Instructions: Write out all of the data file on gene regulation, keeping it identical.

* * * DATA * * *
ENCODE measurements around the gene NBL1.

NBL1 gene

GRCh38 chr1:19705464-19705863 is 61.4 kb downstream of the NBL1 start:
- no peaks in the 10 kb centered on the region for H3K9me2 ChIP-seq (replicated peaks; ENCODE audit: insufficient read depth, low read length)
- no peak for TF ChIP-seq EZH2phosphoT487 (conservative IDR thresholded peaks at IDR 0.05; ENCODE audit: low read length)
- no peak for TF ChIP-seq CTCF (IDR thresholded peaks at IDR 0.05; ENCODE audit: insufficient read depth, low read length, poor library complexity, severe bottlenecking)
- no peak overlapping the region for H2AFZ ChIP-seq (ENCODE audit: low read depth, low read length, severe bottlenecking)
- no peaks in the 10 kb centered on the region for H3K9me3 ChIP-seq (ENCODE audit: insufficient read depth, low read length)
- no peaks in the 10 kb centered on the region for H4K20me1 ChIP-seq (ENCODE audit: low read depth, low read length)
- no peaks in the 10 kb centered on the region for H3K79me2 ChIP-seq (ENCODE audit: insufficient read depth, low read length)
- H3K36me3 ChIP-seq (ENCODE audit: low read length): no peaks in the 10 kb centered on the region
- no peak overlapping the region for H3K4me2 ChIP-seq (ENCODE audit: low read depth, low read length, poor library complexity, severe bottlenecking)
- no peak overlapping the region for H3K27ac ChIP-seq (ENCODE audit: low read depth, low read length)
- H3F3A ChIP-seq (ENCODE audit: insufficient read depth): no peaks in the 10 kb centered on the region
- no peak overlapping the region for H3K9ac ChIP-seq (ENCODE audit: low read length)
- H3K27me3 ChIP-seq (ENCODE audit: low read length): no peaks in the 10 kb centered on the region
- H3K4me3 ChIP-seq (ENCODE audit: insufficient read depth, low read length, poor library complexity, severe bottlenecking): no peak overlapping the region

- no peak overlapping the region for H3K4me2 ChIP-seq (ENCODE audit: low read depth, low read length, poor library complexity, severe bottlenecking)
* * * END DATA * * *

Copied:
ENCODE measurements around the gene NBL1.

NBL1 gene

GRCh38 chr1:19705464-19705863 is 61.4 kb downstream of the NBL1 start:
- no peaks in the 10 kb centered on the region for H3K9me2 ChIP-seq (replicated peaks; ENCODE audit: insufficient read depth, low read length)
- no peak for TF ChIP-seq EZH2phosphoT487 (conservative IDR thresholded peaks at IDR 0.05; ENCODE audit: low read length)
- no peak for TF ChIP-seq CTCF (IDR thresholded peaks at IDR 0.05; ENCODE audit: insufficient read depth, low read length, poor library complexity, severe bottlenecking)
- no peak overlapping the region for H2AFZ ChIP-seq (ENCODE audit: low read depth, low read length, severe bottlenecking)
- no peaks in the 10 kb centered on the region for H3K9me3 ChIP-seq (ENCODE audit: insufficient read depth, low read length)
- no peaks in the 10 kb centered on the region for H4K20me1 ChIP-seq (ENCODE audit: low read depth, low read length)
- no peaks in the 10 kb centered on the region for H3K79me2 ChIP-seq (ENCODE audit: insufficient read depth, low read length)
- H3K36me3 ChIP-seq (ENCODE audit: low read length): no peaks in the 10 kb centered on the region
- no peak overlapping the region for H3K4me2 ChIP-seq (ENCODE audit: low read depth, low read length, poor library complexity, severe bottlenecking)
- no peak overlapping the region for H3K27ac ChIP-seq (ENCODE audit: low read depth, low read length)
- H3F3A ChIP-seq (ENCODE audit: insufficient read depth): no peaks in the 10 kb centered on the region
- no peak overlapping the region for H3K9ac ChIP-seq (ENCODE audit: low read length)
- H3K27me3 ChIP-seq (ENCODE audit: low read length): no peaks in the 10 kb centered on the region
- H3K4me3 ChIP-seq (ENCODE audit: insufficient read depth, low read length, poor library complexity, severe bottlenecking): no peak overlapping the region

- no peak overlapping the region for H3K4me2 ChIP-seq (ENCODE audit: low read depth, low read length, poor library complexity, severe bottlenecking)